Fed Funds Rate Follies

The Fed raised rates. Again. Finally. Good for them.

Why good? Because letting major corporations borrow money for free (or close to it) allows them to fund their daily operations using taxpayer money. Why would anybody use their own bank accounts to pay their workers if they can use the government’s money at no cost?

That’s why, ladies and gents, the stock market has gone crazy over the last few years. It’s not, as some have pretended, because we have a “great economy”; we don’t even have a decent economy, measured by historical metrics. What we have is an economy funded by the government, which allows corporations to put their money to work by buying back shares of their own stock, which kicks up the stock price and allows the executives to vote themselves eye-popping bonuses.

(Yes, sorry. It wasn’t any Obama policies which goosed the stock market; the market operates on supply and demand, just like any other. If IBM wants to buy back a million shares of its own stock, taking them off the open market, the price will, all things being equal, rise.)

That’s why SOME charges on borrowed capital are good; to keep it from being misused and distorting the economy.

A picture of the Fed Funds rate over time shows you what the problem was and still is:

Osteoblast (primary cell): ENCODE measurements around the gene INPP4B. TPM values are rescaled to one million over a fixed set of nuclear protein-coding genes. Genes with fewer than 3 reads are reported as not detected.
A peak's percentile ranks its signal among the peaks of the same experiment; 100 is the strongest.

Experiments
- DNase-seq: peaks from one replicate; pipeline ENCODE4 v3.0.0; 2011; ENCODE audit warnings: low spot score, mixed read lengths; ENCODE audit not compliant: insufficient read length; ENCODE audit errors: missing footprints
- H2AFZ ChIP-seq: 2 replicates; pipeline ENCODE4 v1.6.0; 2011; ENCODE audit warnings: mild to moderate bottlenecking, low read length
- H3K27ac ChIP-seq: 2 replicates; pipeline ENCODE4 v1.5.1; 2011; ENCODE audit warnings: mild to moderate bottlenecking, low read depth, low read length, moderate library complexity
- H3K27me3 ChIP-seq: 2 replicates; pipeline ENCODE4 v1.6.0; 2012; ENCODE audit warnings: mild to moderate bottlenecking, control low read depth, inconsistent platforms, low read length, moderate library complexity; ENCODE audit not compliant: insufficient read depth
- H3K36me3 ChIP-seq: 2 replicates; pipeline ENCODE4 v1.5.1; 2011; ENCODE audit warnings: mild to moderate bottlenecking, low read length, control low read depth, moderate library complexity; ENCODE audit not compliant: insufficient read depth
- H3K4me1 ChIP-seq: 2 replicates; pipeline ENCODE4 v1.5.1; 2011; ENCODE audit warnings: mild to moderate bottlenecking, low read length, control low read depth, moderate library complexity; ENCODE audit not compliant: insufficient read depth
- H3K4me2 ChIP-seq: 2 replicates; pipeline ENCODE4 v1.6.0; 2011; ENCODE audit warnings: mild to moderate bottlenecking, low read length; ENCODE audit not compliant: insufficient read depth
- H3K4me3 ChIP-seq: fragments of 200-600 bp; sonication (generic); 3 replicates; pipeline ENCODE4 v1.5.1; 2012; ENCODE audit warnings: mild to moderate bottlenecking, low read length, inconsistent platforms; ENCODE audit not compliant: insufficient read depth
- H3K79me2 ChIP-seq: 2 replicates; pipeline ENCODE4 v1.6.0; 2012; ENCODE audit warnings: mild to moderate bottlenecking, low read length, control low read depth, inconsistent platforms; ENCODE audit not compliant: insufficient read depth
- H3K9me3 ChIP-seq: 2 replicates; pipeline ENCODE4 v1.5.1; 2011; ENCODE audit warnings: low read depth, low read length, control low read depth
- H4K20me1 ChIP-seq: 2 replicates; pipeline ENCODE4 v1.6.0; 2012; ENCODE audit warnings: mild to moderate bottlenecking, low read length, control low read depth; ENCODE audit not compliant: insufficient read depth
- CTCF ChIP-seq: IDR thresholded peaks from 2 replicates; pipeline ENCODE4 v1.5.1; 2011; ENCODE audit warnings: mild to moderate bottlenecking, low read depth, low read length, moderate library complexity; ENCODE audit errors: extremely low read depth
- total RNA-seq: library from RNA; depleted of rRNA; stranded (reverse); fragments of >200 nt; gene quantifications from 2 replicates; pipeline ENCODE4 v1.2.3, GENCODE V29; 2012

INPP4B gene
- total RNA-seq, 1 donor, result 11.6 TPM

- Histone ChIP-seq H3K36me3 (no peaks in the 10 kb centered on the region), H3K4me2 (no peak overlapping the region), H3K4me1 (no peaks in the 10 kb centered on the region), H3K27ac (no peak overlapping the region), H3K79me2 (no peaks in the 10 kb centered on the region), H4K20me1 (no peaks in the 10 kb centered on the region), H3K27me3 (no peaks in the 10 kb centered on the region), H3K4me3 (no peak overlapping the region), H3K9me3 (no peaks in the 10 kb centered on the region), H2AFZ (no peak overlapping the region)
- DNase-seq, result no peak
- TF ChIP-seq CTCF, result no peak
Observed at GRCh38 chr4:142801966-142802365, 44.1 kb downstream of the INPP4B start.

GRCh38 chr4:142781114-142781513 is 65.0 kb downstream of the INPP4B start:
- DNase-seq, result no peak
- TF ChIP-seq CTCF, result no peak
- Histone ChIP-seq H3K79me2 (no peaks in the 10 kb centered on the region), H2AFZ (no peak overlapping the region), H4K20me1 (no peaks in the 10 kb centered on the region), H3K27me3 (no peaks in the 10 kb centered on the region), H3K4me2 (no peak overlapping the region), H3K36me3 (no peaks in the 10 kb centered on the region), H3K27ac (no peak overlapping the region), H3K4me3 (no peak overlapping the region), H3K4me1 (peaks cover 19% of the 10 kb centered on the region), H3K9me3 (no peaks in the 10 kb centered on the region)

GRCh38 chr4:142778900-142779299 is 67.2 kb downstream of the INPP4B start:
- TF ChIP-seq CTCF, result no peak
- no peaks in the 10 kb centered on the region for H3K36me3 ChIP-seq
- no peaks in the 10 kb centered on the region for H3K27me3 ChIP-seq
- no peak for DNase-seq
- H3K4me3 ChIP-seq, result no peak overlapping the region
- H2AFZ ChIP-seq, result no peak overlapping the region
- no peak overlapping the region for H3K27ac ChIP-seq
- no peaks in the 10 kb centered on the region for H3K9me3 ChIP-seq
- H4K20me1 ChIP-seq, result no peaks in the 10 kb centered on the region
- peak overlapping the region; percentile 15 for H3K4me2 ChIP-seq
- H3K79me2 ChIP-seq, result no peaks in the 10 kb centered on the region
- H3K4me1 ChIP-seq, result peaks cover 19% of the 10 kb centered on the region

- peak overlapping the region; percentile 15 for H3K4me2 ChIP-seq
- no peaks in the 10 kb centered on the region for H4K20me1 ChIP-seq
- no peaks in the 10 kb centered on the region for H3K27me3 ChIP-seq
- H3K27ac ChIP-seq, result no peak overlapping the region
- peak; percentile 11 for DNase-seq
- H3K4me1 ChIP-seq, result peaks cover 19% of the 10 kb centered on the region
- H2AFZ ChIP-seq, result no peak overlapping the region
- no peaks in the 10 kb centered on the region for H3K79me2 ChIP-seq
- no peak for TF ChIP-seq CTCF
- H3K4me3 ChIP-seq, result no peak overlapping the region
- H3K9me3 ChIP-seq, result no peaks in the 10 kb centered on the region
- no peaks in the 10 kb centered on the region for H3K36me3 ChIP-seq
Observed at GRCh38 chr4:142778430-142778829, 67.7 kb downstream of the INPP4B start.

So, this gives you a sense of how…weird….the interest rate environment had to get in order to recover from the mess in 2008. The Fed essentially pumped money into our major corporations using zero interest rates. The AVERAGE funds rate over the last 50-odd years has been 4.9%, while we’re languishing at three-quarters of a percent. The only reason why the Fed would leave rates that low for so long is because of a persisting fear that if they didn’t, the economy might seize up again.

Maintaining low interest rates over time is not a sign of economic confidence.

So, today, we’re approaching the bottom margin of “normalcy”; that dotted line at the bottom is a standard deviation below the mean, telling us that 1.29% should be looked at, in theory, as a lower limit, even during a normal recession.

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